Like most people, I didn’t give much thought to the inequities and barriers experienced by the facial difference community.
In 2020, that changed. The year prior, I began to have unexplained, chronic pain in my nose. My family doctor was not initially concerned, but over the following months, the pain became increasingly unbearable, and I knew something was seriously wrong. My eventual diagnosis was a rare nasal cancer. As a 40-year-old female in otherwise good health, my cancer was described as a medical anomaly.
When aggressive radiation treatment proved unsuccessful, I underwent surgery in July 2020 for removal of my nose, nasal bone, and part of my cheek.
Despite many setbacks in my recovery, I’m so grateful to be pain and cancer-free. But adjusting to an acquired facial difference is an ongoing process. While I feel like the same person as before my diagnosis, I often don’t recognize the person in the mirror.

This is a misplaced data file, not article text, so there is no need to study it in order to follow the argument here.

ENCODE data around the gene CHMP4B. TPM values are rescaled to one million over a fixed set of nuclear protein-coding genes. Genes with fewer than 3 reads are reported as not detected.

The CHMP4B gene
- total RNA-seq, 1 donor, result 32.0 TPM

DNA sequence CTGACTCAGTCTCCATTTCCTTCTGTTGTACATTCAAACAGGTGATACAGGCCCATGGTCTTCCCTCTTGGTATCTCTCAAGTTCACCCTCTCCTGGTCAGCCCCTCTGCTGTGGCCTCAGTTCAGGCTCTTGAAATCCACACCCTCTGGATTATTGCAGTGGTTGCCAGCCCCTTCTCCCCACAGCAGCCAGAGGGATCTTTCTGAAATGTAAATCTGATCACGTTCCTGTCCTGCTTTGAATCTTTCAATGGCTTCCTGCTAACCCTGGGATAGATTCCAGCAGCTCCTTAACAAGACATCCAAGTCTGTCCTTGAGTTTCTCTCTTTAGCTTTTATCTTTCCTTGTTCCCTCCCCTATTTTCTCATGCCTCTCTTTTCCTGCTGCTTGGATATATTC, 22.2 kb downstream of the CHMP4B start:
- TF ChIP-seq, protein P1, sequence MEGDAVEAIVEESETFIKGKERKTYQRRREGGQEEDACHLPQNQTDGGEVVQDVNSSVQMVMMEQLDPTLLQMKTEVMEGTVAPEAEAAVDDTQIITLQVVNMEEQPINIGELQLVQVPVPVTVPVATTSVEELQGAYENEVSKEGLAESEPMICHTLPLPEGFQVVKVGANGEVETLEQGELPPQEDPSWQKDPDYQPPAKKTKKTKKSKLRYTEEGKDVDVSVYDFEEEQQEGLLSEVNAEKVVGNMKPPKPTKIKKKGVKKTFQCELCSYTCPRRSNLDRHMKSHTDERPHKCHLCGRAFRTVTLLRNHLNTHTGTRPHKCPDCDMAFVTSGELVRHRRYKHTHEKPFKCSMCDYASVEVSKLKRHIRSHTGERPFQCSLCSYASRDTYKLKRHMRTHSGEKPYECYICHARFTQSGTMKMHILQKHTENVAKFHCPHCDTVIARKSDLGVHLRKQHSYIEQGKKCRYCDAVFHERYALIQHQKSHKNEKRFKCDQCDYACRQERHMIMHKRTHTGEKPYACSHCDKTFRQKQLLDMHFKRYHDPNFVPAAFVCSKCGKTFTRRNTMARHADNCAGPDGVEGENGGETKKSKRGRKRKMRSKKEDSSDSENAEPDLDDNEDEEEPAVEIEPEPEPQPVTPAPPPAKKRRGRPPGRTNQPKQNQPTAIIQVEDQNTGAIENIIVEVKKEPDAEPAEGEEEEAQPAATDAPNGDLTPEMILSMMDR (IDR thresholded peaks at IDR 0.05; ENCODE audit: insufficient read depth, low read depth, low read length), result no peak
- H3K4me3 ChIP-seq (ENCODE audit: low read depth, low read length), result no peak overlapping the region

I’ve entered a world that people with facial differences know all too well. Stepping out the door, I’ve had to brace myself to encounter staring and possibly comments, intrusive questions, or pity. These experiences motivated me to be part of AboutFace’s awareness campaign to work towards changing people’s misconceptions and assumptions.
It’s still a daily challenge to navigate my self-acceptance and comfort level with my difference. But I have a full life and a wonderful support system, and the strength, wisdom and insight I’ve gained through this journey has been far more than I’ve lost.